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At 4:30 P. M. here, when it was 1:30 in San Francisco, John J. Carty, chief engineer of the company, announced that all was ready, and Dr. Bell picked up the receiver in front of him as Mr. Watson, in San Francisco, picked up his receiver. Then speaking in an easy tone, Dr. Bell said:
“Mr. Watson, are you there?”
And Mr. Watson replied that he was and that he heard distinctly. Thus was the first human voice heard across the continent. The hundreds at both ends of the line broke into enthusiastic applause

The New York Times: “Phone to Pacific From the Atlantic. Perfect Test of Transcontinental Line Made by Inventors of Bell and Watson”, January 26th, 1915, Front Page (PDF)

It gets better:

The telephone line used across the continent yesterday will be opened for commercial purposes on March 1. It was announced that the charge for a telephone conversation between New York and San Francisco would be $20.70 for the first three minutes, and $6.75 for each minute thereafter. When one man in New York talks to a man in San Francisco $2,000,000 worth of apparatus will be tied up and cannot be used for the duration of the conversation for any other purpose. It is expected that, in normal conditions, it will require about ten minutes to put a call “through” across the continent.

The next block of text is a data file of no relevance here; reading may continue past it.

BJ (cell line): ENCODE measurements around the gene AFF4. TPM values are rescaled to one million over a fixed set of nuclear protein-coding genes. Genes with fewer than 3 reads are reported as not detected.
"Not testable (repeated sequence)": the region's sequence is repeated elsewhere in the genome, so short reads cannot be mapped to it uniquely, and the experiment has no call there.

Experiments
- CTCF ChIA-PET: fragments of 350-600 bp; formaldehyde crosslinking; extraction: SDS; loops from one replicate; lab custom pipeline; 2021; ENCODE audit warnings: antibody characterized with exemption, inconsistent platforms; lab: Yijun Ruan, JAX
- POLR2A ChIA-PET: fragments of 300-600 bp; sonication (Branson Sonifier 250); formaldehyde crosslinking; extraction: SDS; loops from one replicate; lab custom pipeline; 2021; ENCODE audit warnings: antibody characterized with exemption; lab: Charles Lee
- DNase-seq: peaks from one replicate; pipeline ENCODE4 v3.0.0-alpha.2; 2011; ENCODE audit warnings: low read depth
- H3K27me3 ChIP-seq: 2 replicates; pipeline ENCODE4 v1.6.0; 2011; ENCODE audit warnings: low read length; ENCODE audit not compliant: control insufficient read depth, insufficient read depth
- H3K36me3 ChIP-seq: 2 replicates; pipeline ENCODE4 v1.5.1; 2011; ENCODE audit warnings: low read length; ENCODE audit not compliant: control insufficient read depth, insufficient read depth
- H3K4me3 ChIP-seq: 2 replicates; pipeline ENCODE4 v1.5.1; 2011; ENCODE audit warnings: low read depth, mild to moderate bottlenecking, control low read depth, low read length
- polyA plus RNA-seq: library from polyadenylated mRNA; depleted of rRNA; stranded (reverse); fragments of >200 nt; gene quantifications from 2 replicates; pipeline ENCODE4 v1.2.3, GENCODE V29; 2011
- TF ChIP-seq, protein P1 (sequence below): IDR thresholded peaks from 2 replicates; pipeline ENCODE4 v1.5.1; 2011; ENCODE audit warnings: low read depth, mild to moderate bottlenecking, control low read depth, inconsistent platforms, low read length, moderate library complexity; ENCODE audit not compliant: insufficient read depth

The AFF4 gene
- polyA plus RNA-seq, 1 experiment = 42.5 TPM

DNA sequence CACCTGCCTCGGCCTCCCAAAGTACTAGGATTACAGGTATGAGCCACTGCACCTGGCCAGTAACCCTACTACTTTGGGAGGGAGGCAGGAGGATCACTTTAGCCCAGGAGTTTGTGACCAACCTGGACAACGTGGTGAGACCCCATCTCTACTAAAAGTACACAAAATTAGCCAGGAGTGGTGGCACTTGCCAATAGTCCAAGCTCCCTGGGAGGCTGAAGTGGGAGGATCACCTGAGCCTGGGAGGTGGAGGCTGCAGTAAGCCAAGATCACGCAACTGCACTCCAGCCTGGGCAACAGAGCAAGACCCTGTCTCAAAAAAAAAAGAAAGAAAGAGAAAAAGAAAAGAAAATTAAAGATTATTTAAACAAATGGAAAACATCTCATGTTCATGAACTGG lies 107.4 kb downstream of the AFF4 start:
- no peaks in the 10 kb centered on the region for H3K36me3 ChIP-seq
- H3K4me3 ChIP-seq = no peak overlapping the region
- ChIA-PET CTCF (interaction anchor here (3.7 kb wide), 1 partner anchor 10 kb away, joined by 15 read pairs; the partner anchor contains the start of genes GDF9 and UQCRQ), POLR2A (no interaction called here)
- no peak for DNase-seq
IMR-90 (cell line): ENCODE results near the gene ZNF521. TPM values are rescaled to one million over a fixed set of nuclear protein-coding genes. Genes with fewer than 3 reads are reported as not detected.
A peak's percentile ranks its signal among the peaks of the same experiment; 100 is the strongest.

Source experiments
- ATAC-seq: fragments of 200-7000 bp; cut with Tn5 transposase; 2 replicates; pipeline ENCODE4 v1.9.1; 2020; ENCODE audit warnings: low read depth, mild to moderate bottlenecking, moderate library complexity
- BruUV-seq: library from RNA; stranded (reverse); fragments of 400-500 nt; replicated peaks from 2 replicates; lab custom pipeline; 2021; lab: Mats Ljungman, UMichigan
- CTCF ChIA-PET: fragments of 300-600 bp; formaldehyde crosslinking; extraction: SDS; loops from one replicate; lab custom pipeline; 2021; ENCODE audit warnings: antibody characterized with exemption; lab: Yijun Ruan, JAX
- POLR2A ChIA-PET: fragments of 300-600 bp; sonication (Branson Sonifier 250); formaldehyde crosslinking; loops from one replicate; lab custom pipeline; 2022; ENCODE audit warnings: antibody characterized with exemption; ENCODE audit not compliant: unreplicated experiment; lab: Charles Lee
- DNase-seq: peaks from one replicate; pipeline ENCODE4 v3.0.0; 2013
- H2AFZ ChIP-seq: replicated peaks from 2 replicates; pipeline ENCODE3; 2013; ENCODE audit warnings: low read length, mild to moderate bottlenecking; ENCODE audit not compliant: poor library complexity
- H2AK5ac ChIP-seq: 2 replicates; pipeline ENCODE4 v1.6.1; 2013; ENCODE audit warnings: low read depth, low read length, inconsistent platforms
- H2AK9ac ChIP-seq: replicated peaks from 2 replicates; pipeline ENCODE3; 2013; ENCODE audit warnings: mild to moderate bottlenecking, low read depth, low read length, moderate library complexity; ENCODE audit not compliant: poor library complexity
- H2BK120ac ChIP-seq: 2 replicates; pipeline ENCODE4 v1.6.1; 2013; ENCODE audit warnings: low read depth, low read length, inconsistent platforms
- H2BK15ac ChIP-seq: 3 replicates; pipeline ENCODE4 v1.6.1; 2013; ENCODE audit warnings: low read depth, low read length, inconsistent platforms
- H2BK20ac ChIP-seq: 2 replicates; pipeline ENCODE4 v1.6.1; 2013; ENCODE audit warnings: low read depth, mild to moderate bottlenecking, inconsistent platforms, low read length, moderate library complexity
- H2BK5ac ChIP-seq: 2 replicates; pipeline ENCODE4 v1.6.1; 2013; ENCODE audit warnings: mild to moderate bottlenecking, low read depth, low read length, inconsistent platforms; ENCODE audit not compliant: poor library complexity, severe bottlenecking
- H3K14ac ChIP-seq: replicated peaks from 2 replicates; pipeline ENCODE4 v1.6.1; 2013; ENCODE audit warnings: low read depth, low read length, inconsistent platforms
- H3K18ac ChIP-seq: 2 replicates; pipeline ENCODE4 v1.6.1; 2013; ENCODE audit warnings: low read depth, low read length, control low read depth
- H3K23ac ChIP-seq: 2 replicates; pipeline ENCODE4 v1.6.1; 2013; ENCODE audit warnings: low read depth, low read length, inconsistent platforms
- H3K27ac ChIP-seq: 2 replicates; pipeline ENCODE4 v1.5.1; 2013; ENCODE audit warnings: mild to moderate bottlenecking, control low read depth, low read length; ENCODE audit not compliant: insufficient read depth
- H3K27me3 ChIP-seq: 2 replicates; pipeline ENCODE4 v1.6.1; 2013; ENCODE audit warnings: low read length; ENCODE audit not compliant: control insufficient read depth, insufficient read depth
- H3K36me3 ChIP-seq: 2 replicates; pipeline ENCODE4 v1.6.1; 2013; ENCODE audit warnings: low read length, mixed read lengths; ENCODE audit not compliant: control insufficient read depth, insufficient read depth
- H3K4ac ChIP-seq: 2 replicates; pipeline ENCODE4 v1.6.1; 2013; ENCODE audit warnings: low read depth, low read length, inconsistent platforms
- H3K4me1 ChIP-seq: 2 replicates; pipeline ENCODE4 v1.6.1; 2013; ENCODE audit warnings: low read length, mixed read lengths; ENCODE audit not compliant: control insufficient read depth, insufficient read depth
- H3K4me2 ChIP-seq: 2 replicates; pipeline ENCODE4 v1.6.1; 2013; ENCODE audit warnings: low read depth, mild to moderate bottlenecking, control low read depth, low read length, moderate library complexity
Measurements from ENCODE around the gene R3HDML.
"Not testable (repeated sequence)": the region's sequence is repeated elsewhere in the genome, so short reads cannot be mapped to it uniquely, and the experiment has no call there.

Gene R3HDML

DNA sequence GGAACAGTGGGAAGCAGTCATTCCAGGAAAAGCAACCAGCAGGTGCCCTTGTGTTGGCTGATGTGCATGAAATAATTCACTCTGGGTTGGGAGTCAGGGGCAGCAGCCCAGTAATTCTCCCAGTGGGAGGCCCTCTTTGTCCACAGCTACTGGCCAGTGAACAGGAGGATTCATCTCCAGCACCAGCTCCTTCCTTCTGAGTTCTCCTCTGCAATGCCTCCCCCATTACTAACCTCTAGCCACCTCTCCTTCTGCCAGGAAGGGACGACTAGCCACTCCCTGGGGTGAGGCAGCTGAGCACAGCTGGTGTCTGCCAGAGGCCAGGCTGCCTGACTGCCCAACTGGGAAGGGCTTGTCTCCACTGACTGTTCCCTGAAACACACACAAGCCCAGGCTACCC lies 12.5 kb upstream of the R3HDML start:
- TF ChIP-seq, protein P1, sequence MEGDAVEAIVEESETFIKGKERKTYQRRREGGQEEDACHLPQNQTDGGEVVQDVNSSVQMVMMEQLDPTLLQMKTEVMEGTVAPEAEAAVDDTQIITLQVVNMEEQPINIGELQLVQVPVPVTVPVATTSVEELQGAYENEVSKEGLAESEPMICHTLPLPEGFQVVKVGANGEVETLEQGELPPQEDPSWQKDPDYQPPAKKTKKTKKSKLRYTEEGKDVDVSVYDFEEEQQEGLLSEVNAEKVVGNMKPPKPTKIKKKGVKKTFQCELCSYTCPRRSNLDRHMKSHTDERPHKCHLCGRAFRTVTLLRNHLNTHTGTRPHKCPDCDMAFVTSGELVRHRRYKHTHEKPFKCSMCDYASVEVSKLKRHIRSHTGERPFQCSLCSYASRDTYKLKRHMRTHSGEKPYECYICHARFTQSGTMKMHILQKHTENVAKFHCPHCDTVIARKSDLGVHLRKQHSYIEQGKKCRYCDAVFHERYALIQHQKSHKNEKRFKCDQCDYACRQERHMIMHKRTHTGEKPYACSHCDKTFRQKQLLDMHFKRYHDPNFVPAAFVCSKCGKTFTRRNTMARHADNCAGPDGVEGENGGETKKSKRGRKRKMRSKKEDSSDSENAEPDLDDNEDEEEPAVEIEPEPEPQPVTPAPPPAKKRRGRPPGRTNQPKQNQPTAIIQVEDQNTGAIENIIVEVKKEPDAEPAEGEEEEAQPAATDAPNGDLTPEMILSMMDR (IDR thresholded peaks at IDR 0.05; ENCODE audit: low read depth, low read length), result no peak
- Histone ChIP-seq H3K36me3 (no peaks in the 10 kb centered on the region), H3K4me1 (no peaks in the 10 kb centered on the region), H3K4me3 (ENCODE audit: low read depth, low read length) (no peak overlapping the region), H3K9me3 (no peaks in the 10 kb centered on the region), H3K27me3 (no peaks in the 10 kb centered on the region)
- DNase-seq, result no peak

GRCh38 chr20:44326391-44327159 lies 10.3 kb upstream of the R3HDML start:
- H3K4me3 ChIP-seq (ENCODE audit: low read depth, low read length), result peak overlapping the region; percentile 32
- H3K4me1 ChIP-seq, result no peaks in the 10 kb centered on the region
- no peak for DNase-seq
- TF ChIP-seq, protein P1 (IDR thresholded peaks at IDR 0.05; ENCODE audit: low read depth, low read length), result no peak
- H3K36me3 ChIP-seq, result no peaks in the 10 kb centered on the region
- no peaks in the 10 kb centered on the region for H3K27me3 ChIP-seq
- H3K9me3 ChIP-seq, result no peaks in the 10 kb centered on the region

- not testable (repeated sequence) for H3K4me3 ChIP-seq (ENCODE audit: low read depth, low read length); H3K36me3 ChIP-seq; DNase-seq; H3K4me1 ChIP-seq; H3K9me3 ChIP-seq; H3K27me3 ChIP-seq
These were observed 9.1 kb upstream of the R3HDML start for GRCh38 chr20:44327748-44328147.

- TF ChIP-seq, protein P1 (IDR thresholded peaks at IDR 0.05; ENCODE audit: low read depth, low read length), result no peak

In the line there are two physical and one phantom circuits and in each physical circuit there are two wires and 6,800 miles of hard drawn copper wire. There are 870 pounds of copper wire in each circuit mile and 2,960 tons in the entire line. The line crosses thirteen States and passes through Salt Lake City, Denver, Omaha, Chicago, and Buffalo, with a branch that runs through Pittsburgh, Washington, and Philadelphia. In the main line there are 130,000 poles.

"Phone to Pacific From the Atlantic" The New York Times, January 26th, 1915

First spotted via Alexis Madrigal’s blog.

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